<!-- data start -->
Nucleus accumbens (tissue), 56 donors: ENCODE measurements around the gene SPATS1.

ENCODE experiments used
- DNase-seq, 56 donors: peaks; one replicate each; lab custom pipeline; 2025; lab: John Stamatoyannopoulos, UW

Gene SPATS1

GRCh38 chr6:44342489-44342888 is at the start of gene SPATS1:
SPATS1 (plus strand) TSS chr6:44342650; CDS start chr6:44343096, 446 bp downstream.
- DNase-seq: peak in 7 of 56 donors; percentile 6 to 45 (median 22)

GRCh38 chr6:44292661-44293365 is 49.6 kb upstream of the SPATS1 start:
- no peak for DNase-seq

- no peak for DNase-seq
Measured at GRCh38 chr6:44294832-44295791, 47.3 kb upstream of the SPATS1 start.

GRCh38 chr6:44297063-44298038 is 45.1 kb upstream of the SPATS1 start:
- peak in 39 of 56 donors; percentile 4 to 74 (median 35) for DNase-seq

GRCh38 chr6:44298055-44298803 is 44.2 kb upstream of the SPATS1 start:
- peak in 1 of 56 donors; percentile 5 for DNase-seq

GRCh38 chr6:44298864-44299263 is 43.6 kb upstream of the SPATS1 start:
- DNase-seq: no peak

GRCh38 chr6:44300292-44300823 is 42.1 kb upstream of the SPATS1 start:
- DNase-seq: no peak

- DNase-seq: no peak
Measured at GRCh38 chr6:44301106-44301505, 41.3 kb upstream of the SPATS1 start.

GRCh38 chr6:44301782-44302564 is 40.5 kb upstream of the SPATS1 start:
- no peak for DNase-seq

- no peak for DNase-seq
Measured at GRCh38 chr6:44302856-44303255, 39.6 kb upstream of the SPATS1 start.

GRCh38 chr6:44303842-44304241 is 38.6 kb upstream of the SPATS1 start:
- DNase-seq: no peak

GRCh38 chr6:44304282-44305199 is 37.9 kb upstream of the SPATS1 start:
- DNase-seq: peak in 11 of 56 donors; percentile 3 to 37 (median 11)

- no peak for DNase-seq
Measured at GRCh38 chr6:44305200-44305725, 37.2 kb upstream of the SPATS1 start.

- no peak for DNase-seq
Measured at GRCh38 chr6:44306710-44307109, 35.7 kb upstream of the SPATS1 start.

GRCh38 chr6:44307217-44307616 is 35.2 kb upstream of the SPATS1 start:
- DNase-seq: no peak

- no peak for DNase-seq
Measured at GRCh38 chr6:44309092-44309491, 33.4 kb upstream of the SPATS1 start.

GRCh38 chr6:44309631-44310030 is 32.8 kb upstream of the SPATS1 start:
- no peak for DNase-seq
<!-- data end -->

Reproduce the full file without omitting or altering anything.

Nucleus accumbens (tissue), 56 donors: ENCODE measurements around the gene SPATS1.

ENCODE experiments used
- DNase-seq, 56 donors: peaks; one replicate each; lab custom pipeline; 2025; lab: John Stamatoyannopoulos, UW

Gene SPATS1

GRCh38 chr6:44342489-44342888 is at the start of gene SPATS1:
SPATS1 (plus strand) TSS chr6:44342650; CDS start chr6:44343096, 446 bp downstream.
- DNase-seq: peak in 7 of 56 donors; percentile 6 to 45 (median 22)

GRCh38 chr6:44292661-44293365 is 49.6 kb upstream of the SPATS1 start:
- no peak for DNase-seq

- no peak for DNase-seq
Measured at GRCh38 chr6:44294832-44295791, 47.3 kb upstream of the SPATS1 start.

GRCh38 chr6:44297063-44298038 is 45.1 kb upstream of the SPATS1 start:
- peak in 39 of 56 donors; percentile 4 to 74 (median 35) for DNase-seq

GRCh38 chr6:44298055-44298803 is 44.2 kb upstream of the SPATS1 start:
- peak in 1 of 56 donors; percentile 5 for DNase-seq

GRCh38 chr6:44298864-44299263 is 43.6 kb upstream of the SPATS1 start:
- DNase-seq: no peak

GRCh38 chr6:44300292-44300823 is 42.1 kb upstream of the SPATS1 start:
- DNase-seq: no peak

- DNase-seq: no peak
Measured at GRCh38 chr6:44301106-44301505, 41.3 kb upstream of the SPATS1 start.

GRCh38 chr6:44301782-44302564 is 40.5 kb upstream of the SPATS1 start:
- no peak for DNase-seq

- no peak for DNase-seq
Measured at GRCh38 chr6:44302856-44303255, 39.6 kb upstream of the SPATS1 start.

GRCh38 chr6:44303842-44304241 is 38.6 kb upstream of the SPATS1 start:
- DNase-seq: no peak

GRCh38 chr6:44304282-44305199 is 37.9 kb upstream of the SPATS1 start:
- DNase-seq: peak in 11 of 56 donors; percentile 3 to 37 (median 11)

- no peak for DNase-seq
Measured at GRCh38 chr6:44305200-44305725, 37.2 kb upstream of the SPATS1 start.

- no peak for DNase-seq
Measured at GRCh38 chr6:44306710-44307109, 35.7 kb upstream of the SPATS1 start.

GRCh38 chr6:44307217-44307616 is 35.2 kb upstream of the SPATS1 start:
- DNase-seq: no peak

- no peak for DNase-seq
Measured at GRCh38 chr6:44309092-44309491, 33.4 kb upstream of the SPATS1 start.

GRCh38 chr6:44309631-44310030 is 32.8 kb upstream of the SPATS1 start:
- no peak for DNase-seq